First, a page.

Over time, many ancient mythologies have been left behind as people progressed intellectually and found these myths no longer fit with their personal experiences. As they began to understand the world in new ways that supported their development and progress, they either reinterpreted the old myths or freed themselves from them—with one obvious exception. Of the numerous mythological figures captivating the human imagination during the rise of civilization, only the Prince of Darkness has increased in stature since the birth of Christianity. This most unlikely of monsters has fascinated us like no other mythic figure and continues to terrorize our minds and compromise our ethics and our progress. Continued belief in this mythological being is hindering the fulfillment of a universal desire for peace, justice, and tolerance on earth. At this very moment, people all over the world are living in palpable fear of the fictional devil and of eternal damnation in a nonexistent hell.

We distanced ourselves long ago from being under the control of Zeus and Apollo, but in 2013, unbelievably, we have yet to distance ourselves from the devil’s psychological grip. This is partly because the devil is a convenient mythological figure who legitimizes and perpetuates the two-thousand-year-old status quo of Christianity, and it is readily apparent that its leaders are not about to initiate an investigation into a polemic that is a pillar of unstable theological foundations. So we need to unshackle ourselves from theologies and belief systems that no longer serve the betterment of humanity.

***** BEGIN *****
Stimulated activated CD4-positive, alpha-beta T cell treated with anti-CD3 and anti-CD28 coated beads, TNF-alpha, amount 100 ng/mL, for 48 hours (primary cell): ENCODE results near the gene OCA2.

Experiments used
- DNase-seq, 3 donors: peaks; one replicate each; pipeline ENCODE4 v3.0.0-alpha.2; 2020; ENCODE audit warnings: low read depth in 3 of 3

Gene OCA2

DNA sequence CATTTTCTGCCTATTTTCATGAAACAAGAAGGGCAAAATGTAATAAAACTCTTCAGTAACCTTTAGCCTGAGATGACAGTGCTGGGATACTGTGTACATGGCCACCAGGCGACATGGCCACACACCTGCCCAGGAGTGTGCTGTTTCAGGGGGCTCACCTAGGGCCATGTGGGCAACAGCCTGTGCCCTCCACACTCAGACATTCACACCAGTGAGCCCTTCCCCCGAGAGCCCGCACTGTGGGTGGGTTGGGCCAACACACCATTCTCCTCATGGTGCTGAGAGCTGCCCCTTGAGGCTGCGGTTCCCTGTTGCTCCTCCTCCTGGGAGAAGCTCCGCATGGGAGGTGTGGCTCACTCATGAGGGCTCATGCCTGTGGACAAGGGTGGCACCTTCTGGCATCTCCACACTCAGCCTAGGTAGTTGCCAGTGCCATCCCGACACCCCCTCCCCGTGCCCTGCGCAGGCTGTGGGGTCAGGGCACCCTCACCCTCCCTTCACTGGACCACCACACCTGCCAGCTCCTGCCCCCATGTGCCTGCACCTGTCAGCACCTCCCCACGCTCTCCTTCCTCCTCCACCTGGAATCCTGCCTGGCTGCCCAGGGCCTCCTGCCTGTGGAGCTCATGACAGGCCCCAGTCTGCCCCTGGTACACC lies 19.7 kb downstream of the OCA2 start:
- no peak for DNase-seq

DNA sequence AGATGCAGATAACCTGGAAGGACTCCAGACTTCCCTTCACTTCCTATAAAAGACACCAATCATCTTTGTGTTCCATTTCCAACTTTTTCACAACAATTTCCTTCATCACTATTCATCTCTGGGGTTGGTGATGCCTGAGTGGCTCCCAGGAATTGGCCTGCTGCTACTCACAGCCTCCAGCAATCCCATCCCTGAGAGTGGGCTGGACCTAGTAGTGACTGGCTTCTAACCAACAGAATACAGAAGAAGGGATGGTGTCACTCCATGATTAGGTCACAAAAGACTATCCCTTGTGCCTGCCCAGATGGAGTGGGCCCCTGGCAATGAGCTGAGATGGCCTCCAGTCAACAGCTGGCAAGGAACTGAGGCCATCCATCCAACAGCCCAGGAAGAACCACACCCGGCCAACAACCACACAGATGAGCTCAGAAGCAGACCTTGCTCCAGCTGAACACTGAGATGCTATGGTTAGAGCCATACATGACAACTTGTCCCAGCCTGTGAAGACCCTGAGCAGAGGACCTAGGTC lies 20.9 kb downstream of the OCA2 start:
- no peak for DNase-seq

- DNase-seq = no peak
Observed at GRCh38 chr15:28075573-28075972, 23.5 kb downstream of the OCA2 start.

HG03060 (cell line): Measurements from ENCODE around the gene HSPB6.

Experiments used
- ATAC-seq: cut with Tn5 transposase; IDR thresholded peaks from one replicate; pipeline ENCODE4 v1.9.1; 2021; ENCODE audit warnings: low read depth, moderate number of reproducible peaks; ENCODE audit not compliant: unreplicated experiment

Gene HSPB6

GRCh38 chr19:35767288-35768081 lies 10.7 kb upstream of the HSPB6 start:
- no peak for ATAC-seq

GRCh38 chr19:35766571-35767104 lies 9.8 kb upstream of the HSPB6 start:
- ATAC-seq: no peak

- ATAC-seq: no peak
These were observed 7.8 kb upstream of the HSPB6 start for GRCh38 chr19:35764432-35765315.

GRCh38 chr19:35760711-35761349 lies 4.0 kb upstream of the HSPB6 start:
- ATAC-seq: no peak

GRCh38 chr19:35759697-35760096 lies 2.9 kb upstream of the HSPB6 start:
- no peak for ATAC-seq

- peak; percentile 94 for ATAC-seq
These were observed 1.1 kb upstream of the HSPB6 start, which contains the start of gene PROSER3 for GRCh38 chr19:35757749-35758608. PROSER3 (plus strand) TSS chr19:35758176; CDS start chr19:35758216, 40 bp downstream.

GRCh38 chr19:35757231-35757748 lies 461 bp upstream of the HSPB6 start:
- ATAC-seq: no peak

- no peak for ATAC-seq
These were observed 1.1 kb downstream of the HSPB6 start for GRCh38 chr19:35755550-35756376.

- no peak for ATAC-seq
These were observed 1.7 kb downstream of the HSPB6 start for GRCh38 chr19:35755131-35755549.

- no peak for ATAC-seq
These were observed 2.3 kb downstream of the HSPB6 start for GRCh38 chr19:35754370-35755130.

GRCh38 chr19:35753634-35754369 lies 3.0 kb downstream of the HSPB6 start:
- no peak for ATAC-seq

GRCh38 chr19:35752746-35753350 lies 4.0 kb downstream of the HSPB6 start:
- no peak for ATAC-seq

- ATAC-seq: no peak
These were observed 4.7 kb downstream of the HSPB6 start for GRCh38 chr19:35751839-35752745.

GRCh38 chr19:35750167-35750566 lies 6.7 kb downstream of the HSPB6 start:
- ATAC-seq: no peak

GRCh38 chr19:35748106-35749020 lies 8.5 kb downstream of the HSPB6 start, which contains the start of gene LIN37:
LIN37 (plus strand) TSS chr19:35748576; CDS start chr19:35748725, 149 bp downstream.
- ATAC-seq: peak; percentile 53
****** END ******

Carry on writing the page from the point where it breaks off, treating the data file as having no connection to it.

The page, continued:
The recent disaster at the Santa Fe Mine in Copiapo, Chile, put the duality of good and evil into a modern perspective. When Mario Sepulveda Espinace, the second miner to be brought to the surface, emerged after sixty-nine days of being trapped underground, he said to the crowd gathered to witness his rescue: “I met God. I met the devil. God won.” ((NBC News, October 9, 2010))  Although anyone who was not in the mineshaft with those brave men can know the horrors involved in staring imminent death in the face, Espinace was mistaken. He may have met God down there in the darkness, but he did not meet the devil. Thousands of years of superstitions and false beliefs were in that mine with Espinace and the other miners. Had the equipment reached them too late, people might have said the devil had won, yet when they were miraculously brought to the surface alive it was thought that God had outwitted the devil. This is the primitive, dualistic logic Zoroastrianism has bequeathed to humanity. But the miners’ plight did not reflect a tug-of-war between God and Satan; their fate was actually determined by their fellow miners and an international community of compassionate people on the earth’s surface who believed they could overcome insurmountable odds and rescue the men.

Do the imagined forces of good and evil control our destinies or does human self-determination play an ever-increasing role? Let us not cling to devil belief any longer. Let us instead embrace the perspective of what those Chilean rescuers really accomplished and express in our own lives the most profound traits of which our species is capable: human ingenuity and unconditional love. And may such love soon triumph over false belief systems and religious fear.

Thomas Justus Boynton is an independent political activist, freelance editorialist, and author of Defrocking the Devil: Theology of Fear. He also hosts the weekly radio show You Are What You Believe on KSFR 101.1 FM. Read other articles by Thomas Justus.